In a war ravaged country where food was scarce and rationed, for the Puchalskis to feed their own family and the four Jews, Janova had to shop in several places so as not to draw suspicion from those who’d tell the Germans. And because money was tight, the Jews gave her the gold pieces they had. The Puchalskis rationed their food among themselves and the four people they hid, as everyone grew very thin, including the Puchalski children. And because the Germans and their dogs could suddenly arrive, Janova hid the pit’s scent by scattering black pepper around it.
But in 1944, events grew worse. The Russian military had the Germans in full retreat, when the German orders came to make a last stand against the Russians on a wide front that included the Puchalski home. The fighting was brutal and the Germans forced the Puchalskis to leave.
Now the four Jews were left to fend for themselves, with no food and water and no clean poop bucket. But it got worse. German soldiers moved into the house. In desperation, the four Jews slipped out from under the floor board and climbed through a window, while a German soldier slept in the room. Nearby was a forest, which they hoped to reach and then eat whatever they could find.
But 20 yards from the house, they suddenly heard “Halt,” screamed at them. A German soldier came to them, weapon at his hand, demanding to know who they were and where they came from. As they stood before him, rail thin and in their tattered filthy clothing, they said they were fleeing a nearby village from the Russian invasion. After looking them over, he let them go. With their hearts racing, they made it to the forest. They had come within a heartbeat of being shot to death right on the spot after 17 months of Hell, hiding in that filthy lice infested dirt pit.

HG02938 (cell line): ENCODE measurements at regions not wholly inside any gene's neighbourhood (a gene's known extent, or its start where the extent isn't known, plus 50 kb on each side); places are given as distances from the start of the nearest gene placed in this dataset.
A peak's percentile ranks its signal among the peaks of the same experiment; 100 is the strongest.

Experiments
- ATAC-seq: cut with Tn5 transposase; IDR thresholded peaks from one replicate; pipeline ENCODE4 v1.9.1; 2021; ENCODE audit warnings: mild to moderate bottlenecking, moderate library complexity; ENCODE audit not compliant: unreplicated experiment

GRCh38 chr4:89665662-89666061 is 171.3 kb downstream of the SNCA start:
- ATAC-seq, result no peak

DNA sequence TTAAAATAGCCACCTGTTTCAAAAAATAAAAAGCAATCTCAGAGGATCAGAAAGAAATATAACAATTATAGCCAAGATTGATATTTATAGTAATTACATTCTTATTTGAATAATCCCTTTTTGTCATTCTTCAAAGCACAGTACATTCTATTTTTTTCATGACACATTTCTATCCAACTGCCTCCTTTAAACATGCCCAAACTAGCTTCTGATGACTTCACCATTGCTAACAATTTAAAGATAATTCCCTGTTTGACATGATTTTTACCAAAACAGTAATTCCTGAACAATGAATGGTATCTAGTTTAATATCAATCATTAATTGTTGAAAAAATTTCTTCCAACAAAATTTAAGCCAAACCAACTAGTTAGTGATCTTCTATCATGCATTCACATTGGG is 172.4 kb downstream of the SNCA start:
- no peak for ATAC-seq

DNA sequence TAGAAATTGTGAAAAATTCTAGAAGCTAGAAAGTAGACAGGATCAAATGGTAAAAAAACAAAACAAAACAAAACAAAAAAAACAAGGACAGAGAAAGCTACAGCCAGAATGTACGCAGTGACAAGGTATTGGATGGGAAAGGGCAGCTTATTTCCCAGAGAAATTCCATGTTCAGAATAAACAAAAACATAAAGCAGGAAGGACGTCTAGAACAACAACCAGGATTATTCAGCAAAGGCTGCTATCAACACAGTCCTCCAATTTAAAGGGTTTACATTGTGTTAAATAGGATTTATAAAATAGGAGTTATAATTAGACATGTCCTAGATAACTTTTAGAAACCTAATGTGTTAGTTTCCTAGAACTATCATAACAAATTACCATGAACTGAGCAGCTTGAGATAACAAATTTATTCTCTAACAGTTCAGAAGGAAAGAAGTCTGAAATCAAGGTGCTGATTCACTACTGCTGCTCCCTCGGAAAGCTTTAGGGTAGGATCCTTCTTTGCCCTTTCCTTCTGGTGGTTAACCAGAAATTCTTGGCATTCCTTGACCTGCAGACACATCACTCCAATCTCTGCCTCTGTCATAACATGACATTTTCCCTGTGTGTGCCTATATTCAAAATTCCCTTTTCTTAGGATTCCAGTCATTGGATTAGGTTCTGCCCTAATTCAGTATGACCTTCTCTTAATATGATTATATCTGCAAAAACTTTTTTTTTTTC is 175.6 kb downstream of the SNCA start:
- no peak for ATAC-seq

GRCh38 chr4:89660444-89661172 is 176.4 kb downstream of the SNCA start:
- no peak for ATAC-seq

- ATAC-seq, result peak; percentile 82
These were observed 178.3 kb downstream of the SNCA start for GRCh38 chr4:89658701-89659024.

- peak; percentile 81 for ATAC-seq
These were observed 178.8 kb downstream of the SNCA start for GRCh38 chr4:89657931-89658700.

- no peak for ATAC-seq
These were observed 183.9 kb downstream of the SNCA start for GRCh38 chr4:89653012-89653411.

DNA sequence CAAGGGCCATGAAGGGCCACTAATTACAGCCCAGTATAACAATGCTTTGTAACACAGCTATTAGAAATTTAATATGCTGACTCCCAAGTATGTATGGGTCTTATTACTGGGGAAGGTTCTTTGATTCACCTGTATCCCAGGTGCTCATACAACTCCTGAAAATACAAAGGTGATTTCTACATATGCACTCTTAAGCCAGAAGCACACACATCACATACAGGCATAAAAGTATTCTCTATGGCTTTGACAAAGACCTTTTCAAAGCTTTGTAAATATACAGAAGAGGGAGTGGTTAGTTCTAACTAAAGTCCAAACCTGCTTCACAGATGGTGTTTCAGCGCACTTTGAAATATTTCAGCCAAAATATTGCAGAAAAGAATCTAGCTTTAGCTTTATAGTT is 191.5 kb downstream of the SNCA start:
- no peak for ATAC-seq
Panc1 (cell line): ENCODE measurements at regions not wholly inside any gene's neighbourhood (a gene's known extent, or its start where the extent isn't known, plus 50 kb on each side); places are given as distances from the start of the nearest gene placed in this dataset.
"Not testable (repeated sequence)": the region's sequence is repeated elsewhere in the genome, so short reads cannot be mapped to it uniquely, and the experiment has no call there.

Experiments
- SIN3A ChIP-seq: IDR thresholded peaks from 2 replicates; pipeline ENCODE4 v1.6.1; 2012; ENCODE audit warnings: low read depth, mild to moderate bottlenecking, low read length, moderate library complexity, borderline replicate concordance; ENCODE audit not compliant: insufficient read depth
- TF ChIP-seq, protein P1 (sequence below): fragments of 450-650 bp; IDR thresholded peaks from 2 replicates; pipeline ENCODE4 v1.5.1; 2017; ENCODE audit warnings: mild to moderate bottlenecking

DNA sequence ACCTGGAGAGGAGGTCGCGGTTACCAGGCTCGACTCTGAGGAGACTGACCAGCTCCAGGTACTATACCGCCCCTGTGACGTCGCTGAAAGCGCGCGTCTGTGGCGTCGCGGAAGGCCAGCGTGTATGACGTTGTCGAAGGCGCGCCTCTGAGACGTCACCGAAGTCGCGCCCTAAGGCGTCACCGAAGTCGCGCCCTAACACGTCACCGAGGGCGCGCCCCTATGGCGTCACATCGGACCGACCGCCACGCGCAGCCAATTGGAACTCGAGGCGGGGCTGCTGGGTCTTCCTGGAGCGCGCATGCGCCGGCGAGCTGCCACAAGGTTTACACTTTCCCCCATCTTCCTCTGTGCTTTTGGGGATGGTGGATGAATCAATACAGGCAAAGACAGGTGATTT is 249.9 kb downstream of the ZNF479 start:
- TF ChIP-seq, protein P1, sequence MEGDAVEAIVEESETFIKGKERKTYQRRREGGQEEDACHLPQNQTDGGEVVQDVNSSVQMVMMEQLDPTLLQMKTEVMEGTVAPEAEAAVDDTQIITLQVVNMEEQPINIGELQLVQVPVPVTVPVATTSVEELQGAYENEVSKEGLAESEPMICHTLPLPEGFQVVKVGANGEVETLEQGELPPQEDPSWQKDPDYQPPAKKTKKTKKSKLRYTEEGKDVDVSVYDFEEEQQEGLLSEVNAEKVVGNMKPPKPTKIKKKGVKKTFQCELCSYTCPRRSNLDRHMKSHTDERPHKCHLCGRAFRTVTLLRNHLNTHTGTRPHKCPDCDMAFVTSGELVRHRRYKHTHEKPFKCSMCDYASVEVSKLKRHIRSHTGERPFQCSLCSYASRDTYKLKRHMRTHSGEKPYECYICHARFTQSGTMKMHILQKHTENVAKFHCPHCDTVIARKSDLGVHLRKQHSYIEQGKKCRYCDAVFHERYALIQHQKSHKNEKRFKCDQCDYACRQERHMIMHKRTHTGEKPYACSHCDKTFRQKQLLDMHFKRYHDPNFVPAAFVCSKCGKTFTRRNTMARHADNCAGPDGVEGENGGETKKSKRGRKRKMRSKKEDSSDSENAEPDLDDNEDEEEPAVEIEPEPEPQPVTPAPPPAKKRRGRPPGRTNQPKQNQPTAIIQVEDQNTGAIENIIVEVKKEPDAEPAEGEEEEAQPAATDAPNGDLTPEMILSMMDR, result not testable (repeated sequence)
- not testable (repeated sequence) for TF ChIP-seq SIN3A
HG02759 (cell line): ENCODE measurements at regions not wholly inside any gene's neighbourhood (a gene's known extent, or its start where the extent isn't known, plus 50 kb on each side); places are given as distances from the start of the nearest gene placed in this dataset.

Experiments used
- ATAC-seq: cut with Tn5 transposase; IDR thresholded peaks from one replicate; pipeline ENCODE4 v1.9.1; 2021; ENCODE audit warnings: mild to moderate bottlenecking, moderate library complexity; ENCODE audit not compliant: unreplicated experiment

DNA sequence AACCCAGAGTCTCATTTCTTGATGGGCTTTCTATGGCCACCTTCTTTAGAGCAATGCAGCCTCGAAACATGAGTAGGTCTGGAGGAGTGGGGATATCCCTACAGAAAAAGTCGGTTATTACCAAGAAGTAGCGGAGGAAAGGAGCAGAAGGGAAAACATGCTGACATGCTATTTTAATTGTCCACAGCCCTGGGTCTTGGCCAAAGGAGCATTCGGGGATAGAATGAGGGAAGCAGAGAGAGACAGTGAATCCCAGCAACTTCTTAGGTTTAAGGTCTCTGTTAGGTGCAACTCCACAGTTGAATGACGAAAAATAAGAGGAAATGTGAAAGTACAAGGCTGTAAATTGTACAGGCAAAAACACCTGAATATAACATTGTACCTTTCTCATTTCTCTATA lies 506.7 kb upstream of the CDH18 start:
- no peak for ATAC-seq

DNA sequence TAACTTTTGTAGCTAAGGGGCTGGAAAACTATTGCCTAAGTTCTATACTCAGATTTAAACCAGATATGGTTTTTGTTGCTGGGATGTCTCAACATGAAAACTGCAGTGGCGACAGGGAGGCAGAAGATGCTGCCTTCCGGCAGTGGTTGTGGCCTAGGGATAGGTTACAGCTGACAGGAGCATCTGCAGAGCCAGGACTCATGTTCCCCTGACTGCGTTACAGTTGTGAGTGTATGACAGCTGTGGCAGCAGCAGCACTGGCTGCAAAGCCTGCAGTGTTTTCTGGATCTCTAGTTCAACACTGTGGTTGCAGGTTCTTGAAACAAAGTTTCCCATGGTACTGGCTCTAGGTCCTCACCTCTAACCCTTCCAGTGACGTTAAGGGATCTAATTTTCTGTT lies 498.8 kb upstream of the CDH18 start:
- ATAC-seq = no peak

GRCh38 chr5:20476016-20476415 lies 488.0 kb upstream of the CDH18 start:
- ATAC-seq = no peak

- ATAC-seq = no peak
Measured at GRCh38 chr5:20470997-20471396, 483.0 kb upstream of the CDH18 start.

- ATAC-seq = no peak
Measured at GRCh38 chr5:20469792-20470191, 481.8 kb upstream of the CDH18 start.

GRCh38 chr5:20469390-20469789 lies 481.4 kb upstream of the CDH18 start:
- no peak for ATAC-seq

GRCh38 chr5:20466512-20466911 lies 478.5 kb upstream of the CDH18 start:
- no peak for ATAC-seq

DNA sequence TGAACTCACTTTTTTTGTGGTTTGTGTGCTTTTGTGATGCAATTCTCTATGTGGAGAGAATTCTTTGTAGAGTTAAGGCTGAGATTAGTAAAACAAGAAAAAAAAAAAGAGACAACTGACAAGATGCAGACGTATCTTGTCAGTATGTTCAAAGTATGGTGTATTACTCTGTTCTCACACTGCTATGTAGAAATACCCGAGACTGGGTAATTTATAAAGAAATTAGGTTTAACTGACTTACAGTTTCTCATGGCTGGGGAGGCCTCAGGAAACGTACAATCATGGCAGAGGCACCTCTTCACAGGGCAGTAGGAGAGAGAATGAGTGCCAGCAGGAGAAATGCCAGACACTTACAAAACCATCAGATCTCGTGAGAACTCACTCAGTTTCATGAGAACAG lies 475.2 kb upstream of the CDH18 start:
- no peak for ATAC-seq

But in that 17 months, something fortunate had also happened, which would greatly uplift Felix’s life. To occupy their time in that dark pit, Sender taught Felix physics and math which would later make him enormously successful.
But in 1945, as the war ended, Felix’s spirit was broken. Nearly all of his family had been killed in the Holocaust and in the chaos after the war, even getting enough to eat was difficult. There were few Jews left in Poland and they were not welcome in a Catholic nation battered severely by war and struggling to reconstruct itself and feed its people.
But using the math and physics education he got in the dirt pit, Felix was able to enroll at Ecole Polytechnicum in Poland, being supported by his Uncle Sender who made money operating in the black market for food, guns and other valuable commodities.
And then the situation got even better. Recognizing the desperate plight of Polish Jews, French Jews arranged 60 Visas for Jewish students to attend a supposed Paris conference. Felix and other Jewish students signed those Visas for themselves and their families with Felix taking his Uncle Sender. No-one had any intention of returning to Poland.
Despite not having attended school in the latter years of the war, Felix earned a Ph.D. in physics from the prestigious Sorbonne and became a professor and one of France’s top scientists. Soon he would be headed to America and to greater scientific fame and with the founding of Vishay, he would make a fortune, much of which he would largely donate anonymously to help mankind.
The primary source for today’s story is: “Never The Last Journey,” a 1995 book by Dr. Felix Zandman with David Chanoff that I would strongly recommend to you if you would like to know more about Felix’s incredible story. Thank you to Mary Scavello, Felix’s former assistant, who was so helpful and for her putting me in touch by email with Felix’s widow Ruta.
In the next KazanToday:
A man who achieved his lifelong dream at the age of 96.